Because overall run rates have gone up - from 3.16 to 3.23 - Pakistan's dip has stood out. But the whole point of the extraordinary era of Misbah was that slower scoring was its bedrock. His sides turned the modern game on its head in the UAE, which became as impregnable as any pre-Lahore venue, unspooling the minds of successive opponents in the same way as dial-up internet connections might for kids born after 2000.
What people remember about the pre-Lahore decade, though, is the pre-eminence of Younis, Mohammad Yousuf and Inzamam-ul-Haq - as formidable a middle as Pakistan have had. The three all averaged 50-plus pre-Lahore.
By contrast, Younis is the only batsman to do so post-Lahore. But in the list of top ten run-scorers pre-Lahore, no other batsman averaged even 40, while post-Lahore the top ten has three batsmen averaging in the 40s and the rest in the 30s.
The other thing that will not surprise you is that overall conversion rates (of fifties to hundreds) is considerably down. Pre-Lahore, Pakistan converted 35.87% of their fifties into hundreds; since 2009, they are converting 27.52%.
The one-day batting decline is far more difficult to couch behind caveats and qualifications. Batting in the format has leapt into a new age in the second half of the post-Lahore decade, but it has evolved right through it broadly. The only sides whose batting averages have not increased post-Lahore are Australia and West Indies - in the case of the former, it's almost as if they're regressing to the mean after an era of unparalleled greatness.
Pakistan's overall batting average has increased: 29.34 before Lahore versus 29.56 after. They were fourth (behind Australia, South Africa and India) but seventh now. But in the light of the huge strides made by India, England and New Zealand, it feels stagnant, more so if you throw in the run-rate increase. From 4.96 to 5.11 represents the lowest increase among the ten Full Members who played in both eras.
Much the same story is told by the numbers of individuals. Pakistan's four top-scoring batsmen pre-Lahore - Yousuf, Inzamam, Younis and Shoaib Malik - all struck at between 75 and 79 runs per 100 balls. Two averaged in the mid-40s, two in the mid-30s. For the era, that just about worked - the best batsmen in most countries averaged in the 40s and struck in the early-to-mid 80s per 100 balls.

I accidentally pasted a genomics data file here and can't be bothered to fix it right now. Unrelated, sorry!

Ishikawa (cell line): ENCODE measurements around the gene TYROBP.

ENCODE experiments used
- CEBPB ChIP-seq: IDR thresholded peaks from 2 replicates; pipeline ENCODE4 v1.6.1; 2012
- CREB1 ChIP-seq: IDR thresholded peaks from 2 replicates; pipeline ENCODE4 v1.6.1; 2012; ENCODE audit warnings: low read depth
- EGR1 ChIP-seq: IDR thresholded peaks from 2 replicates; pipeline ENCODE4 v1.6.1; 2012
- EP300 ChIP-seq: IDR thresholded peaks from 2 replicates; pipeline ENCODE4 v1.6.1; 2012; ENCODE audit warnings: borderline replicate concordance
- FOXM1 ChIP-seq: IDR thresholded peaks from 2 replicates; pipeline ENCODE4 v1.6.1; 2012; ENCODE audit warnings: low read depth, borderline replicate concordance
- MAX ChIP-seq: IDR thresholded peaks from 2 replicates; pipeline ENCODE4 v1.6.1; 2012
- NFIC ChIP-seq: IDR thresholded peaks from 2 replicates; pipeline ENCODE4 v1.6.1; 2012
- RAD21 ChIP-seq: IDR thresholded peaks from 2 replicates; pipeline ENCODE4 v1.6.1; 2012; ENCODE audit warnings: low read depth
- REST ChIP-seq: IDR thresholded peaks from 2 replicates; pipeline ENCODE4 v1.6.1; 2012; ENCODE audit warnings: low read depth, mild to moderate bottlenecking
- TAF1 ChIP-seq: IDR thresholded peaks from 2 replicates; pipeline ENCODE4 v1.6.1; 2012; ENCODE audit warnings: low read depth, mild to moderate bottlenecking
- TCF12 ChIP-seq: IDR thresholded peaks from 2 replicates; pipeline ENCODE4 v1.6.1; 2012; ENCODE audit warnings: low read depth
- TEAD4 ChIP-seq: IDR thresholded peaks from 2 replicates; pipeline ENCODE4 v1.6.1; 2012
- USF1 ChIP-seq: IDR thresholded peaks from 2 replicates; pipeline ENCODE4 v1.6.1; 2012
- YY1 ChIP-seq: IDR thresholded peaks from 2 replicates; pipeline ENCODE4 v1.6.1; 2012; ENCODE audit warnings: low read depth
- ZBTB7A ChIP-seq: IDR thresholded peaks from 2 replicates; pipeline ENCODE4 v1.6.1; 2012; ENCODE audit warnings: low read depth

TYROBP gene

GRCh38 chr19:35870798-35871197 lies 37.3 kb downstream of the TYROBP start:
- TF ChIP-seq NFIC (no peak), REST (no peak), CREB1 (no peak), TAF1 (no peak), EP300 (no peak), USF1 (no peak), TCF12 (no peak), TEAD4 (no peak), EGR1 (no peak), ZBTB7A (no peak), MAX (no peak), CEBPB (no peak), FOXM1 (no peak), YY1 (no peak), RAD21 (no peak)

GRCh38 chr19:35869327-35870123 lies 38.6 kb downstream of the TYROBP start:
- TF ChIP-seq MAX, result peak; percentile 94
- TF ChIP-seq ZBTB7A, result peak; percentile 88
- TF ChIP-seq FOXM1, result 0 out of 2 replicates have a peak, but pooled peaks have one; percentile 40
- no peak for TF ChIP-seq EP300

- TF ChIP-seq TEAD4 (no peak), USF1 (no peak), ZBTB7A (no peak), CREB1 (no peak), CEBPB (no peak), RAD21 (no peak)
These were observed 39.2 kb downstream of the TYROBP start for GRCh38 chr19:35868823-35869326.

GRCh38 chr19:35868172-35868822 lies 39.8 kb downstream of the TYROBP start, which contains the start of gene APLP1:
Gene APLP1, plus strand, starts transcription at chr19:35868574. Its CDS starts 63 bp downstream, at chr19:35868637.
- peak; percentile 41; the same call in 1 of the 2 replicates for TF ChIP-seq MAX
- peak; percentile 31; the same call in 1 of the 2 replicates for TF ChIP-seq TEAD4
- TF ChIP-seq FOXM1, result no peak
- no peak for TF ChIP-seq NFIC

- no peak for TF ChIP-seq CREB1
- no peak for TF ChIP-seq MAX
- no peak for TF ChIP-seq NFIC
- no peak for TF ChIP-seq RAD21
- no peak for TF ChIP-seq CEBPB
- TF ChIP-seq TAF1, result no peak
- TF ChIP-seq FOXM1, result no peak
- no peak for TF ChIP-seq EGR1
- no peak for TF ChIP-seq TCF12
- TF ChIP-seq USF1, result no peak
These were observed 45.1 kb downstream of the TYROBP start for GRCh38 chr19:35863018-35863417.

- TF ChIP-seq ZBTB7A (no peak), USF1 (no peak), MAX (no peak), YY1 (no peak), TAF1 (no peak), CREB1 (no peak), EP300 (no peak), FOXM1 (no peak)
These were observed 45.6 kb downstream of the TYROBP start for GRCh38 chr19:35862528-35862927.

After Lahore, Pakistan's top four ODI run-getters are Hafeez, Misbah, Umar Akmal and Malik. Hafeez strikes at 80, the latter two have mid-80s strike rates (perfect for pre-Lahore) and Misbah is at 70 (perfect for never). Misbah averages mid-40s, the rest mid-30s. You don't even need to see this or this or this to know how far off the pace Pakistan have been. Hafeez being Pakistan's top scorer in this era is, in many ways, the story of the era.
Also, always, the bowling
To many, it has never been the same since the two Ws. In the pre-Lahore decade, which is also the immediate post-Ws age (both Wasim and Waqar lingered into this but their time was gone) their absence felt most acute. No sustainable pace spearhead, a spinner who wasn't quite it, and more false dawns than actual wickets for fast bowling.
But post-Lahore there has been a clear improvement. Pakistan's collective average is down by 3.5 runs per wicket and they strike near enough three balls quicker per wicket. In terms of average, Pakistan were seventh-best pre-Lahore and are now fourth among Test-playing countries.
It is tempting to think, with Yasir Shah and Saeed Ajmal the top wicket-takers post-Lahore, that Pakistan turned to spin (even if Danish Kaneria took most of the wickets pre-Lahore) as strategy.
That's not, perhaps, as important a conclusion as simply that Pakistan found two bowlers durable enough to build two mini-eras around. In effect, they have had two distinct spearheads post-Lahore where they had none before.
With white ball in hand, the picture is less clear. Collective average, economy rate and strike rate have all gone up post-Lahore - one of three countries out of 13 (12 Full Members and the Netherlands) for whom this is true. Australia and Sri Lanka are the other two.
On the surface, that is a clear decline. But it's actually not that clear. Pre-Lahore, their average (29.71) placed them fourth, their economy (4.65) fourth and strike rate (38.3) third. Post-Lahore, their average (33.08) places them as low as seventh, and their strike rate tenth, but their economy (4.92) makes them third. Both the low economy and high strike rate are indicative of a side that has played nearly 30% of their games on pitches in the UAE, where neither runs nor wickets are easy to come by.
Both eras have had a healthy mix of pace and spin: there are three spinners among the top ten wicket-takers pre-Lahore and four after it. The real discovery - a reminder, really - of the pre-Lahore period is just what an ODI giant Abdul Razzaq was - he's the top wicket-taker and the fifth-highest run-getter.
Pakistan have used 86 players in Tests post-Lahore as opposed to 61 in the decade before. In ODIs those numbers are, respectively, 76 and 72.
These numbers might seem counter-intuitive, given that the post-Lahore period has always represented a proper safe space for Pakistan cricket. But the captaincy numbers (and to a degree the number of Test players used) are wrecked by a period from the attacks to the spot-fixing in 2010, which gave way to the real period of stability.